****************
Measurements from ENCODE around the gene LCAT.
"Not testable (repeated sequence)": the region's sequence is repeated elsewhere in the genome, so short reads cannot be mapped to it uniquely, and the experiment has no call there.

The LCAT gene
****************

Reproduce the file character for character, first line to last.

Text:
Measurements from ENCODE around the gene LCAT.
"Not testable (repeated sequence)": the region's sequence is repeated elsewhere in the genome, so short reads cannot be mapped to it uniquely, and the experiment has no call there.

The LCAT gene